If computers are no use to evolutionists as models of the hypothetical selection process, they are proving invaluable in another area of biology; one that seems to hold out much promise to Darwinists – the field of genetics. Since Watson and Crick elucidated the structure of the DNA molecule, and since geneticists began unraveling the meaning of the genetic code, the center of gravity of evolution theory has gradually shifted away from the earth sciences – geology and pale-ontology – toward molecular biology.

[174>] This shift in emphasis has occurred not only because of the attraction of the new biology as holding the answers to many puzzling questions, but also because the traditional sciences have proved ultimately sterile as a source of decisive evidence. The gaps in the fossil record, the incomplete-ness of the geological strata, and the ambiguity of the evidence from comparative anatomy, ultimately caused Darwinists to give up and look somewhere else for decisive evidence. Thanks to molecular biology and computer science they now have somewhere else to try.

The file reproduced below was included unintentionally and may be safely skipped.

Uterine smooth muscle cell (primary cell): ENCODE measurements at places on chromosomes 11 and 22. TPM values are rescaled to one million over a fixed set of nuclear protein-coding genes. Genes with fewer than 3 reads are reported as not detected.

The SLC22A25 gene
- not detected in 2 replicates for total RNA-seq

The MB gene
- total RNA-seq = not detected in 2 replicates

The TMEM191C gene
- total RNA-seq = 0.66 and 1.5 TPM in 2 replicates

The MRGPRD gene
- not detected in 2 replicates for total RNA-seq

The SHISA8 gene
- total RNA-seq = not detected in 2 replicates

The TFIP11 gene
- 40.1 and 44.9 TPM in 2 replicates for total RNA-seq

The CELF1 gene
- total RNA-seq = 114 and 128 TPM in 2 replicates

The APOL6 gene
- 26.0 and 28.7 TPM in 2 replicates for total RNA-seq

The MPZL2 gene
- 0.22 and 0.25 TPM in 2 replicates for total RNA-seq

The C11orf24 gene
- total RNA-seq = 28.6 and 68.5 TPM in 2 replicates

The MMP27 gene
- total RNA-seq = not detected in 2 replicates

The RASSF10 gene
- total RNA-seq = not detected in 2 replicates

Darwinists seem to have drawn immense comfort from their recent discoveries at the cellular level and beyond, behaving and speaking as though the new discoveries of biology represent a triumphant vindication of their long-held beliefs over the irrational ideas of vitalists. Yet the gulf between what Darwinists claim for molecular biological discoveries and what those discoveries actually show is only too apparent to any objective evaluation.

Consider these remarks by Francis Crick, justly famous as one of the biologists who cracked the genetic code, and equally well known as an ardent supporter of Darwinist evolution. In his 1966 book Molecules and Men, in which he set out to criticize vitalism, Crick asked which of the various molecular biological processes are likely to be the seat of the “vital principle”.[3] “It can hardly be the action of the enzymes,” he says, “because we can easily make this happen in a test tube. Moreover most enzymes act on rather simple organic molecules which we can easily synthesize.”

There is one slight difficulty but Crick easily deals with it; “It is true that at the moment nobody has synthesized an actual enzyme chemically, but we can see no difficulty in doing this in principle, and in fact I would predict quite confidently that it will be done within the next five or ten years.”

A little later, Crick says of mitochondria (important objects in the cell that also contain DNA):

It may be some time before we could easily synthesise such an object, but eventually we feel that there should be no gross difficulty in putting a mitochondrion together from its component parts.